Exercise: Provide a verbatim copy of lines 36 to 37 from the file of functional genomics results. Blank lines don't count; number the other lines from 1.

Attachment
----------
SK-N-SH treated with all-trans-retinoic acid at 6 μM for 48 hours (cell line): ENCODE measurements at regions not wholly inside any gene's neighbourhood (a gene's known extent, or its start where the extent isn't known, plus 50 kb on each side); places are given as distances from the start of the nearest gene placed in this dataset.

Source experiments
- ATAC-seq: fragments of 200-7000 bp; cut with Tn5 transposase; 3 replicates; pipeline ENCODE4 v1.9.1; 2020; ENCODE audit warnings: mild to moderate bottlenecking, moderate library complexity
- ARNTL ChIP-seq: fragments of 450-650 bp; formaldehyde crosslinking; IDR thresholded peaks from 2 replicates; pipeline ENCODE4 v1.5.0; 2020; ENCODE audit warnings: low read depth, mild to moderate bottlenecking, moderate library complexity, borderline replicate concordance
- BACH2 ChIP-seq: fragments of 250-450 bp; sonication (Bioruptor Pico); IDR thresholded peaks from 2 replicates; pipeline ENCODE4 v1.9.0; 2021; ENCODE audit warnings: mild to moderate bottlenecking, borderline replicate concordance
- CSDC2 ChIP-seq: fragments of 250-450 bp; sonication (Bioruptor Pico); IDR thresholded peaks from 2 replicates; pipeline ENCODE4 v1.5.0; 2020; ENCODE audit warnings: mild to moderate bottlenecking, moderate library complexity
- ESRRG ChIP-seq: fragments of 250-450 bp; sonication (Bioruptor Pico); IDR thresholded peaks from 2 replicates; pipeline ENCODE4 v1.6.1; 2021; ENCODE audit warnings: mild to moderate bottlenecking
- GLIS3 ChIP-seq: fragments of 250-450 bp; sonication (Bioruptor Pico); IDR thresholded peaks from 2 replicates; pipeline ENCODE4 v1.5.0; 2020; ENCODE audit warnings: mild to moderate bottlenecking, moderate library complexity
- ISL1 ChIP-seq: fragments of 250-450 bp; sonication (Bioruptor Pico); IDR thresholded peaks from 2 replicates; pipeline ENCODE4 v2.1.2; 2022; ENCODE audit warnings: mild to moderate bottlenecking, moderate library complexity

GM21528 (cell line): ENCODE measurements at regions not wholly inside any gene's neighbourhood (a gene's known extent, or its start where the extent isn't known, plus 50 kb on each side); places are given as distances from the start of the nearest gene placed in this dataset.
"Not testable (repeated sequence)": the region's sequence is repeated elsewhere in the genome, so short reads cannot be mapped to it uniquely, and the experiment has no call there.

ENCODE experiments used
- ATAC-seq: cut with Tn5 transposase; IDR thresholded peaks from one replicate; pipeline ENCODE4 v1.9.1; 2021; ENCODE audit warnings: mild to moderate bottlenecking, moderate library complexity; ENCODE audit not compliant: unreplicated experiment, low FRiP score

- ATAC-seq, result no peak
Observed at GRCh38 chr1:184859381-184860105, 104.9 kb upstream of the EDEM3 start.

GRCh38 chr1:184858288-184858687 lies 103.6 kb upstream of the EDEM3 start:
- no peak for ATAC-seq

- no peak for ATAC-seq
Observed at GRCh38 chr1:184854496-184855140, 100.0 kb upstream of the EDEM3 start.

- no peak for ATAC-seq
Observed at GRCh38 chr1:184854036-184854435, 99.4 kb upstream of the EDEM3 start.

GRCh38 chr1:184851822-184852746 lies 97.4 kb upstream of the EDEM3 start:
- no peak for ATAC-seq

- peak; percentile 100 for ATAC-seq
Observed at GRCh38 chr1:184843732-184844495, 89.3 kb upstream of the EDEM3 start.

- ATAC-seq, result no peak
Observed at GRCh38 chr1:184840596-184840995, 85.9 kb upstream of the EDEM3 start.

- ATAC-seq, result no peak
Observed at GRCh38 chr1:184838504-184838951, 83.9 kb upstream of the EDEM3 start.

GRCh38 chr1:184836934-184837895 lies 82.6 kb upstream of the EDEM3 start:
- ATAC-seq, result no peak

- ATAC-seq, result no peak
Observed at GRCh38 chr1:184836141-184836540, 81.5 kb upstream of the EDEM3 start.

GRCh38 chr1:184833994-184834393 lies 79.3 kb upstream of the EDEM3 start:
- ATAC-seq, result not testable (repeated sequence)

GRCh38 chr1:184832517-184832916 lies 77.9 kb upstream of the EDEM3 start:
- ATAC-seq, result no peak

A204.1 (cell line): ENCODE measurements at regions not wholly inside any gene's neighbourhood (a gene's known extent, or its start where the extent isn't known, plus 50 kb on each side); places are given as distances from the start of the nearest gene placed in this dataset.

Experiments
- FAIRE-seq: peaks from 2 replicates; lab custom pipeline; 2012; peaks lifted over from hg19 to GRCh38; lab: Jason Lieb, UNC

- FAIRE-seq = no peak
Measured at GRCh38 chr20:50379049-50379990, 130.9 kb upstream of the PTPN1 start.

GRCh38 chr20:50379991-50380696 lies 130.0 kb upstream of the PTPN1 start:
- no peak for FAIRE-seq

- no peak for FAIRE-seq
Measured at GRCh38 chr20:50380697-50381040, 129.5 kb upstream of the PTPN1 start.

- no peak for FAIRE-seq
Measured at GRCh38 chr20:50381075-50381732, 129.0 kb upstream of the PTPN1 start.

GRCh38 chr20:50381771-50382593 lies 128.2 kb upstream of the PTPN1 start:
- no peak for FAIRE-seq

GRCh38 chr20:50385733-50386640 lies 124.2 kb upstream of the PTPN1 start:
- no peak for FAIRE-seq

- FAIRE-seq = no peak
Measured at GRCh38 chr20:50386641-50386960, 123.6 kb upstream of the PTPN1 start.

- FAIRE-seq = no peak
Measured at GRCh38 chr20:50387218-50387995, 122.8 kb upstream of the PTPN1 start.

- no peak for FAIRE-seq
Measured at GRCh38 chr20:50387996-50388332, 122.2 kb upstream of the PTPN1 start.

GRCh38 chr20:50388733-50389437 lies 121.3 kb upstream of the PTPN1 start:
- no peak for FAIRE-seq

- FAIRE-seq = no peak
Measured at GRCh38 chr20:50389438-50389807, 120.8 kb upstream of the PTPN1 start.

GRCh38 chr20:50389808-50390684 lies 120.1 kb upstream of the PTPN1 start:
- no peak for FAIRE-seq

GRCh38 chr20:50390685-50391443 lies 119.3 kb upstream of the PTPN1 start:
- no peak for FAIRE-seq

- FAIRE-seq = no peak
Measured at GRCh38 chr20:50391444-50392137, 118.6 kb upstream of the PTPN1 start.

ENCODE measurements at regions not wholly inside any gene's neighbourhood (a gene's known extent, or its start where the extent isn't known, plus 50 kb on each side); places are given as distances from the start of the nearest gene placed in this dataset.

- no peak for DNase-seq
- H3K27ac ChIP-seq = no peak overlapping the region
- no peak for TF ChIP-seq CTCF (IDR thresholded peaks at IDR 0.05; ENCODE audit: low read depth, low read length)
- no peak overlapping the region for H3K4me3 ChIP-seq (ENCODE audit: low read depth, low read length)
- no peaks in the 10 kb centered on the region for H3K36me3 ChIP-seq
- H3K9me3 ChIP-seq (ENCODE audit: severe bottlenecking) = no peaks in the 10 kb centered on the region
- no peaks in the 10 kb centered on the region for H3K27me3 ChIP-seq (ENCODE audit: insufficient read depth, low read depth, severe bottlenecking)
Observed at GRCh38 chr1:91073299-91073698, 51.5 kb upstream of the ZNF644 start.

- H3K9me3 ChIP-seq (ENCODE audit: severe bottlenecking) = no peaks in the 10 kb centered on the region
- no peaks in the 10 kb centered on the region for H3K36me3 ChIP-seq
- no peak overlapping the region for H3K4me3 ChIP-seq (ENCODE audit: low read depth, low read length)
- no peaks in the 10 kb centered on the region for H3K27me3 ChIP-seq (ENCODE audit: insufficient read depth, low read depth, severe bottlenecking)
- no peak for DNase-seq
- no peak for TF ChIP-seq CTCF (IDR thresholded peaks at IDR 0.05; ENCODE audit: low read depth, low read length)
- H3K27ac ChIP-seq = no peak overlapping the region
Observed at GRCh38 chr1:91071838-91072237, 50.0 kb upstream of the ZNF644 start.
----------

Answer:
GRCh38 chr1:184832517-184832916 lies 77.9 kb upstream of the EDEM3 start:
- ATAC-seq, result no peak